nep-hap New Economics Papers
on Economics of Happiness
Issue of 2021‒07‒19
four papers chosen by

  1. For whom are cities good places to live? By Fredrik Carlsen; Stefan Leknes
  2. Does Participation in Community Activities Increase One's Subjective Well-Being?: Quantitative Analysis Considering Causality and External Effect in Japan By Masato Yodo
  3. The ugly truth about social welfare payments and households' subjective well-being By Adhikari, Tamanna; Greyling, Talita; Rossouw, Stephanie
  4. Happier and Sustainable. Possibilities for a post-growth society By Stefano Bartolini; Francesco Sarracino

  1. By: Fredrik Carlsen (Department of Economics, Norwegian University of Science and Technology); Stefan Leknes (Research Department, Statistics Norway)
    Abstract: In this paper, we use survey data to examine heterogeneity in the urban gradient of subjective well-being. Are some sociodemographic groups more satisfied in cities than others? We find that young, single and childless persons with high income and education generally report higher levels of satisfaction in Norway’s largest city, Oslo, compared to the rest of the country. These results may shed light on why the received literature has produced mixed results, as the sociodemographic composition of city populations, as well as the surveys used to estimate urban gradients in subjective well-being, may vary.
    Keywords: Subjective well-being; life satisfaction; place satisfaction; cities; sociodemographics
    JEL: I31 J10 R23
    Date: 2021–05–04
  2. By: Masato Yodo (Graduate School of Management, Kyoto University)
    Abstract: In recent years, interest in community activities has been growing. This study examines the causal relationship between community activity participation and subjective well-being, using data from a nationwide online questionnaire survey. The results show that participation in community activities increases the subjective well-being of individuals, and that it would also increase the well-being of non-participants through improvements of the local living environment and the propagation of the sense of well-being. These results support the significance of policy initiatives to community activities and indicate that such policies could be evaluated in terms of well-being.
    Keywords: community activity, subjective well-being, endogeneity, instrumental variable methods
    Date: 2021–07
  3. By: Adhikari, Tamanna; Greyling, Talita; Rossouw, Stephanie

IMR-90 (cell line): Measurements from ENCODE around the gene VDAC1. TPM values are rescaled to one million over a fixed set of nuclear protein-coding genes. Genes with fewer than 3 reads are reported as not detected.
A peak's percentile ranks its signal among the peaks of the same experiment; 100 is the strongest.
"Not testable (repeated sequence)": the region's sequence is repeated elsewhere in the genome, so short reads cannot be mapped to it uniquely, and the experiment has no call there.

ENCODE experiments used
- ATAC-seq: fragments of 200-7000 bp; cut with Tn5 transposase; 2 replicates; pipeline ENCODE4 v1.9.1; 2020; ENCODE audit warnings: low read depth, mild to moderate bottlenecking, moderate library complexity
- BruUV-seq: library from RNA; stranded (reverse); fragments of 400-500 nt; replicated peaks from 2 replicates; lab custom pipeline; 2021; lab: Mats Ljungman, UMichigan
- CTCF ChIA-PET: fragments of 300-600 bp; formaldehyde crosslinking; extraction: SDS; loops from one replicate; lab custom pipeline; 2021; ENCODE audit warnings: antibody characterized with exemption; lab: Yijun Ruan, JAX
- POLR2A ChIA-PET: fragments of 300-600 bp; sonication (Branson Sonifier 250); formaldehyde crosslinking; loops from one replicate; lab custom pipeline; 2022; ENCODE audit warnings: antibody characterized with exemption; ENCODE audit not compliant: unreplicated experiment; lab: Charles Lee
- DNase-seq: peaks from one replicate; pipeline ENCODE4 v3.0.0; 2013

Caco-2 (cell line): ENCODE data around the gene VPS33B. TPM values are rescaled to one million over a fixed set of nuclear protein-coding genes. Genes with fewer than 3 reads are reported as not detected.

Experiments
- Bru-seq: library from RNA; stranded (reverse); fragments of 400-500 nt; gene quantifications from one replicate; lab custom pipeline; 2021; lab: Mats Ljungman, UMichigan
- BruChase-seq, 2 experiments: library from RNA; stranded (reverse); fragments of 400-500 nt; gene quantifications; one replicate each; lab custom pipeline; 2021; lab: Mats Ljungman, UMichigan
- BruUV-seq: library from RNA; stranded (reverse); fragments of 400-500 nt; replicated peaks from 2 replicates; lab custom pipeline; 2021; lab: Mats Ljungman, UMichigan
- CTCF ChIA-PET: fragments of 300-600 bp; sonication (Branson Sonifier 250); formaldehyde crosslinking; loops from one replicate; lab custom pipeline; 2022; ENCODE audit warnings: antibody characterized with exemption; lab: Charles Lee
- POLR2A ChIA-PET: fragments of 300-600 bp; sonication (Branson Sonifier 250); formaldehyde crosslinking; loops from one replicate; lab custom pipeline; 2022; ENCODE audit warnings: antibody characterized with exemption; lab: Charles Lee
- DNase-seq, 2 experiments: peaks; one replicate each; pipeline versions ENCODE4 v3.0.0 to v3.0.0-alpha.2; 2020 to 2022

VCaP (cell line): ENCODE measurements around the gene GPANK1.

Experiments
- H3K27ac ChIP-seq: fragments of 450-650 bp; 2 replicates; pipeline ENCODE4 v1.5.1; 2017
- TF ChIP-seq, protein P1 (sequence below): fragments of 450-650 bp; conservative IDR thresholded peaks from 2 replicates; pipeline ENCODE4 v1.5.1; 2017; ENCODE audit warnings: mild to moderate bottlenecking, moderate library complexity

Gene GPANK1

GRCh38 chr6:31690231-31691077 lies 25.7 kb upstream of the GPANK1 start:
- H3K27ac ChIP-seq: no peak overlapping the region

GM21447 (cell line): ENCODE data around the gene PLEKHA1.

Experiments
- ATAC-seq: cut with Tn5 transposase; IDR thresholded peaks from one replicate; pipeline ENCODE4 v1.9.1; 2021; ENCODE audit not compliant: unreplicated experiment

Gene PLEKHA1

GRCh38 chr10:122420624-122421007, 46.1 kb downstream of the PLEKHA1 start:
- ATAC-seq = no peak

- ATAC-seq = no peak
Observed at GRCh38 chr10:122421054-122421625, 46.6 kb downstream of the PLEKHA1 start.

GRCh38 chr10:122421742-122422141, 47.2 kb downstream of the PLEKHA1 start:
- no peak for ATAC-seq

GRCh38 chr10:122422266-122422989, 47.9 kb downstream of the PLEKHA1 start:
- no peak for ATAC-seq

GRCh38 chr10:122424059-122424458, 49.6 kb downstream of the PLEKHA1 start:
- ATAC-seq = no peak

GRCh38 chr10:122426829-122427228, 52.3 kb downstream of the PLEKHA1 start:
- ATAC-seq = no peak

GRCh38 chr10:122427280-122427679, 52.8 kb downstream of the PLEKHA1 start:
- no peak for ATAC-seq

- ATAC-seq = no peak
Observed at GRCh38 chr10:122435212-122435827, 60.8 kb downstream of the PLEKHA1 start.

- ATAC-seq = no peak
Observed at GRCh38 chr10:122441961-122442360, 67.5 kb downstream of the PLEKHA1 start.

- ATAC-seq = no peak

Abstract: Social welfare payments (SWP) were designed with policy priority to transfer revenue to vulnerable groups, thereby addressing poverty and inequality. Previous studies have shown that SWPs alleviate poverty, but investigating their effect on well-being is sparse. We investigate the relationship between SWPs and the mean subjective well-being (SWB) of a household and analyse it across household income quintiles. We use the National Income Dynamics Study dataset, which is representative of South Africa. South Africa is an example of extremes, as it suffers from poverty, inequality, and low levels of SWB; yet, paradoxically, it has an exemplary social welfare system. We use a range of analytical methods, including ordered probit regressions and a quasi-experimental technique. We find that the highest household income quintiles claim SWPs meant for the poor, most likely leading to increased inequality. Additionally, SWPs are positively related to SWB for quintiles one to four, but the relationship is negative in the highest quintile.
    Keywords: Subjective well-being,social welfare payment,quasi-experiment,South Africa
    JEL: I31 J13 J18
    Date: 2021
  4. By: Stefano Bartolini; Francesco Sarracino
    Abstract: Empirical evidence suggests that achieving sustainability requires reducing economic growth, not just greening it. This conclusion often leads to ecological pessimism, based on two beliefs. The first is that there is a human tendency to unlimited expansion; the second is that lack of consensus makes limiting growth politically unfeasible. We challenge both beliefs. The decline of fertility and per-capita income growth provide reasons to expect decreasing human pressure on ecosystems. Moreover, the lack of a clear alternative to growth as a means to increase well-being creates the widespread perception of a trade-off between sustainability and current well-being. This hinders the consensus to the policy of limits to growth. Drawing on a large literature on happiness, social capital and other topics, we argue that policies for social capital can decouple well-being from economic growth. Indeed, the crisis of social capital experienced by much of the world's population is at the origin of the current unsustainable growth of the world economy. Declining social capital leads the economies to excessive growth, because people seek economic affluence to compensate for the emotional distress and collective disempowerment caused by poor social capital. We then suggest policies that, by promoting social capital, would expand well-being, and shift the economy to a more sustainable path characterized by slower economic growth. Such set of proposals is more politically viable than the current agenda of limits to growth and reconcile sustainability and well-being
    Keywords: sustainability; social relations; subjective well-being; economic growth.
    JEL: I31 J1 O1 Q56
    Date: 2021–06

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